Jeffrey S. Hunt, Eldredge Bermingham, Robert E. Ricklefs
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We constructed phylogenetic hypotheses for Greater and Lesser Antillean Mimidae, including five endemic species of tremblers and thrashers that represent the best plausible example of an avian radiation within the Lesser Antilles. Phylogenetic relationships were inferred from analysis of 3,491 base pairs (bp) of mitochondrial DNA (mtDNA) and roughly 780 bp of the nuclear-encoded myoglobin gene. We used a subset of mtDNA gene sequences and pcrRFLP analysis to evaluate the phylogeographic relationships among individuals representing island populations of the Brown and Gray tremblers (Cinclocerthia ruficauda and C. gutturalis), Pearly-eyed Thrasher (Margarops fuscatus), Scaly-breasted Thrasher (Margarops fuscus), and Antillean and continental populations of the Tropical (Mimus gilvus) and Northern mockingbirds (Mimus polyglottos). Phylogeographic analysis distinguished three strongly differentiated mtDNA clades among tremblers, as well as distinct southern (St. Lucia and Martinique) and northern (Dominica to Montserrat) mtDNA lineages of the Scaly-breasted Thrasher. Minor geographic subdivision was also observed between continental and Antillean populations of the Tropical Mockingbird. Phylogenetic analyses of species-level Mimidae relationships that are based on mtDNA and nuclear sequences provide strong support for the monophyly and Antillean origin of a clade that consists of the tremblers, Pearly-eyed Thrasher, and Scaly-breasted Thrasher, but reject the monophyly of the genus Margarops. Phylogenetic analysis cannot confirm the monophyly of all endemic Antillean mimids because of the apparently contemporaneous diversification of the Antillean White-breasted Thrasher (Ramphocinclus brachyurus) with the continental Gray Catbird (Dumetella carolinensis) and Black Catbird (Melanoptila glabrirostris). However, an insertion and a deletion in the myoglobin intron 2 sequence support grouping the West Indian thrashers and tremblers, from which we infer that the endemic Lesser Antillean mimids are an indigenous radiation. Assuming a constant mtDNA clock for the Mimidae, the splitting of the Northern and Tropical mockingbird lineages is roughly contemporaneous with the separation of the three trembler clades, as well as the two Scaly-breasted Thrasher clades. Application of a mitochondrial DNA clock ticking at 2% sequence divergence per million years (Ma), suggests that the history of the endemic thrasher and trembler lineage in the West Indies extends back about 4 Ma, and the three distinct clades of tremblers split about 2 Ma ago.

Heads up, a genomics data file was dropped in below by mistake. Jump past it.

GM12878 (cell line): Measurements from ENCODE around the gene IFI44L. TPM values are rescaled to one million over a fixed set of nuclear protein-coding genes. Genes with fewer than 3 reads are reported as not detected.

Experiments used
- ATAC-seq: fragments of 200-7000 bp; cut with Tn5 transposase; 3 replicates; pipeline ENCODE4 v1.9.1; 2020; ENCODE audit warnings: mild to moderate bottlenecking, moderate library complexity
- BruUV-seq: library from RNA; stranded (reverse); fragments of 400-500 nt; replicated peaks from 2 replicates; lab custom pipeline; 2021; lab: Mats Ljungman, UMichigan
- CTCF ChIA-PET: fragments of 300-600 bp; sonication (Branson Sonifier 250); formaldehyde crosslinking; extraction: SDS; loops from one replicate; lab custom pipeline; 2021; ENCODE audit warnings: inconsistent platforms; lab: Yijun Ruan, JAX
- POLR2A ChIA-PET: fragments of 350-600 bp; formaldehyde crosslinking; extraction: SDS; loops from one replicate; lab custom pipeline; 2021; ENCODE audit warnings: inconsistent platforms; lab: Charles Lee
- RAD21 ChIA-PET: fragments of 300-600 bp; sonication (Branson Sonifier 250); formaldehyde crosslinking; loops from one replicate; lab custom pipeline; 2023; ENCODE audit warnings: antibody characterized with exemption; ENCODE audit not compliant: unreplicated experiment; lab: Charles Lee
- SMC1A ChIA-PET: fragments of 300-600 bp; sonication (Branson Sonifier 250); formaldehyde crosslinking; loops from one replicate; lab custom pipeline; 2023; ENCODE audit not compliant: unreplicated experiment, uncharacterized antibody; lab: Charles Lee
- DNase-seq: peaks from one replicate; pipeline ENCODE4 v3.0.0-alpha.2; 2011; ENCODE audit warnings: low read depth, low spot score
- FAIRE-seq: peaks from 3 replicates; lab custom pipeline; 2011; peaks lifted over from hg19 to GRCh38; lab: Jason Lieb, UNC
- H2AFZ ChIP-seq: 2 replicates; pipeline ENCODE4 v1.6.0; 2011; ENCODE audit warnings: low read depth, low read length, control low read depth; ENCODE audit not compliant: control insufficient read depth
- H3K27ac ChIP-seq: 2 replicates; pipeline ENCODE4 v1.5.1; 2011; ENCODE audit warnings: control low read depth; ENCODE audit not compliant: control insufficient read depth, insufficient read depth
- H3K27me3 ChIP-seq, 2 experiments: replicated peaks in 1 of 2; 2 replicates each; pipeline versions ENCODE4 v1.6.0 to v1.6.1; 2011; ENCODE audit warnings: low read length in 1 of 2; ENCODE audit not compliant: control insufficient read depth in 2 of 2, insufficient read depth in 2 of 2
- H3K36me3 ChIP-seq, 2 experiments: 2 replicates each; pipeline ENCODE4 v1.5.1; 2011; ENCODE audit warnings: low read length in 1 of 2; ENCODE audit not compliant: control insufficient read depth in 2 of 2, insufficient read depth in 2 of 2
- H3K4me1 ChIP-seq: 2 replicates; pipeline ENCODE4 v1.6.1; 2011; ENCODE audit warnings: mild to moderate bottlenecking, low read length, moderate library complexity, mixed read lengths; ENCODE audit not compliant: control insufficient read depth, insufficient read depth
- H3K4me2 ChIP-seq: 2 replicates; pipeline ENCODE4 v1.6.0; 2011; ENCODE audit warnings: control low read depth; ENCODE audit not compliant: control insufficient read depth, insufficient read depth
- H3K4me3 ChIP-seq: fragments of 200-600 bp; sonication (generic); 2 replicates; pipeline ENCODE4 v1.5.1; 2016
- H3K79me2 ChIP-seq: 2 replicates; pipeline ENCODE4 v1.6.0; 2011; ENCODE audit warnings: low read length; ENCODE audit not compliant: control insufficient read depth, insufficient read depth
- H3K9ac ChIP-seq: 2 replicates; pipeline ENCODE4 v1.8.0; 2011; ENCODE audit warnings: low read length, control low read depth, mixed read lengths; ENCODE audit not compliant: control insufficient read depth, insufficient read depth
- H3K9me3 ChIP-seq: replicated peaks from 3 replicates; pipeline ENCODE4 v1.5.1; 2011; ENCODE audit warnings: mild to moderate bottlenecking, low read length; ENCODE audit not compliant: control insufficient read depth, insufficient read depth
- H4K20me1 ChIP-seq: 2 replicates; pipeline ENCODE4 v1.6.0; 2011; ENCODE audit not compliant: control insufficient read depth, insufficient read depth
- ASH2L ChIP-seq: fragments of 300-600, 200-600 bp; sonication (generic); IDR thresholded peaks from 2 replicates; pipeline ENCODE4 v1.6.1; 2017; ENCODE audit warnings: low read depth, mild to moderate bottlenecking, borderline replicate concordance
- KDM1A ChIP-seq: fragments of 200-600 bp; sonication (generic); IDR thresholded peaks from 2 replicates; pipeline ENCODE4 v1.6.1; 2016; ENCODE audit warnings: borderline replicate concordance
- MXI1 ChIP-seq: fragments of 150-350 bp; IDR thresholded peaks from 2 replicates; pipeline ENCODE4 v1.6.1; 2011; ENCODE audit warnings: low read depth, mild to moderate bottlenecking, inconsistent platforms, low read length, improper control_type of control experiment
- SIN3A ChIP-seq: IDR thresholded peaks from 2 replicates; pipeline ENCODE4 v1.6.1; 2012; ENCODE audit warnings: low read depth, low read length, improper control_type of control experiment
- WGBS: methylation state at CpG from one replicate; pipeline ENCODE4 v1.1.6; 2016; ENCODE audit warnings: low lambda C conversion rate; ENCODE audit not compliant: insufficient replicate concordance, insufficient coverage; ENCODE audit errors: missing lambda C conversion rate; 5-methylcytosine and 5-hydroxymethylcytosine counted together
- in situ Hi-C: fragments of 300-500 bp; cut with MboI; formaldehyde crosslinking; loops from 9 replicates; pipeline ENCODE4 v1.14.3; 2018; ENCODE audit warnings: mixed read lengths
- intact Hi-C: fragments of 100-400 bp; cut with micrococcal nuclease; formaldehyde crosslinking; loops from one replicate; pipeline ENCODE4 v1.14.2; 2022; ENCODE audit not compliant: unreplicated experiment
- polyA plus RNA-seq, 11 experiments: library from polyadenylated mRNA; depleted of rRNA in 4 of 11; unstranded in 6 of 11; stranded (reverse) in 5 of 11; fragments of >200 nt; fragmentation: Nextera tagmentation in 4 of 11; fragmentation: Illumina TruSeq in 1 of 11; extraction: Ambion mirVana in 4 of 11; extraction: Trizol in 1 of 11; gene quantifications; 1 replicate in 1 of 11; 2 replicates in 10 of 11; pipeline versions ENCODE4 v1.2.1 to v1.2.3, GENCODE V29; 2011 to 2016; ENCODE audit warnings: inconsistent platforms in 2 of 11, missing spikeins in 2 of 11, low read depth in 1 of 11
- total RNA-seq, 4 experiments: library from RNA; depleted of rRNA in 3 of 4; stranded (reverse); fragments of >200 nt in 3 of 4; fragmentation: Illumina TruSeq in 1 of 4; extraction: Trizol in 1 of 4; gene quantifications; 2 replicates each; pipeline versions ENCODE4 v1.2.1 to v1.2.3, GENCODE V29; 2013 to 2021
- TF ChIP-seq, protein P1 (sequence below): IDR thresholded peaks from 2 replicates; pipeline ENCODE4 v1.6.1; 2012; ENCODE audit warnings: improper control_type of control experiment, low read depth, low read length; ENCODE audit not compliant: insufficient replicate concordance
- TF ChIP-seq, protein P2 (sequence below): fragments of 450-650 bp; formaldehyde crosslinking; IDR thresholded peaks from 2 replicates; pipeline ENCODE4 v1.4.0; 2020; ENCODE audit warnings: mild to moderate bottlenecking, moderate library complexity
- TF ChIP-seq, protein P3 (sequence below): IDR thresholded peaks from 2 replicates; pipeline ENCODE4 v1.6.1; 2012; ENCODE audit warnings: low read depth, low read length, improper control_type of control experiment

Jeffrey S. Hunt, Eldredge Bermingham, and Robert E. Ricklefs "MOLECULAR SYSTEMATICS AND BIOGEOGRAPHY OF ANTILLEAN THRASHERS, TREMBLERS, AND MOCKINGBIRDS (AVES: MIMIDAE)," The Auk 118(1), 35-55, (1 January 2001). https://doi.org/10.1642/0004-8038(2001)118[0035:MSABOA]2.0.CO;2
Received: 12 August 1999; Accepted: 1 August 2000; Published: 1 January 2001
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